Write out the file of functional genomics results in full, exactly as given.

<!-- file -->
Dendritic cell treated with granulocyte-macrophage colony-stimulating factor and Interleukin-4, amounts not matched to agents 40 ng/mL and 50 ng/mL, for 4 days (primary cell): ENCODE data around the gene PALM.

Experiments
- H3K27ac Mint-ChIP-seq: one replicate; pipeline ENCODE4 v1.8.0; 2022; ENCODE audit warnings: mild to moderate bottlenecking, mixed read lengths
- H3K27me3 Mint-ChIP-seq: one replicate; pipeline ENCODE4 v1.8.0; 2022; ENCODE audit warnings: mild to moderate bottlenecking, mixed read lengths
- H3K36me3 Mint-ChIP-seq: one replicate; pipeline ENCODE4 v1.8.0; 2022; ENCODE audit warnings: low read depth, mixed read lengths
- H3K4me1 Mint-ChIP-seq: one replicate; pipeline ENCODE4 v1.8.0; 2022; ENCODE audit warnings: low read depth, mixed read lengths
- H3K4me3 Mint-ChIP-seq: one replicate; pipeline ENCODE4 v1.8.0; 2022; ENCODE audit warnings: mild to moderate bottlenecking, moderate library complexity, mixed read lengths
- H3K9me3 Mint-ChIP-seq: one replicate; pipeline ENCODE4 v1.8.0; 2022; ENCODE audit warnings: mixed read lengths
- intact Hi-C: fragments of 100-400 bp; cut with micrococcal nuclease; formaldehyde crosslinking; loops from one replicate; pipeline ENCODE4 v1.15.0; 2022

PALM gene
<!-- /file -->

Dendritic cell treated with granulocyte-macrophage colony-stimulating factor and Interleukin-4, amounts not matched to agents 40 ng/mL and 50 ng/mL, for 4 days (primary cell): ENCODE data around the gene PALM.

Experiments
- H3K27ac Mint-ChIP-seq: one replicate; pipeline ENCODE4 v1.8.0; 2022; ENCODE audit warnings: mild to moderate bottlenecking, mixed read lengths
- H3K27me3 Mint-ChIP-seq: one replicate; pipeline ENCODE4 v1.8.0; 2022; ENCODE audit warnings: mild to moderate bottlenecking, mixed read lengths
- H3K36me3 Mint-ChIP-seq: one replicate; pipeline ENCODE4 v1.8.0; 2022; ENCODE audit warnings: low read depth, mixed read lengths
- H3K4me1 Mint-ChIP-seq: one replicate; pipeline ENCODE4 v1.8.0; 2022; ENCODE audit warnings: low read depth, mixed read lengths
- H3K4me3 Mint-ChIP-seq: one replicate; pipeline ENCODE4 v1.8.0; 2022; ENCODE audit warnings: mild to moderate bottlenecking, moderate library complexity, mixed read lengths
- H3K9me3 Mint-ChIP-seq: one replicate; pipeline ENCODE4 v1.8.0; 2022; ENCODE audit warnings: mixed read lengths
- intact Hi-C: fragments of 100-400 bp; cut with micrococcal nuclease; formaldehyde crosslinking; loops from one replicate; pipeline ENCODE4 v1.15.0; 2022

PALM gene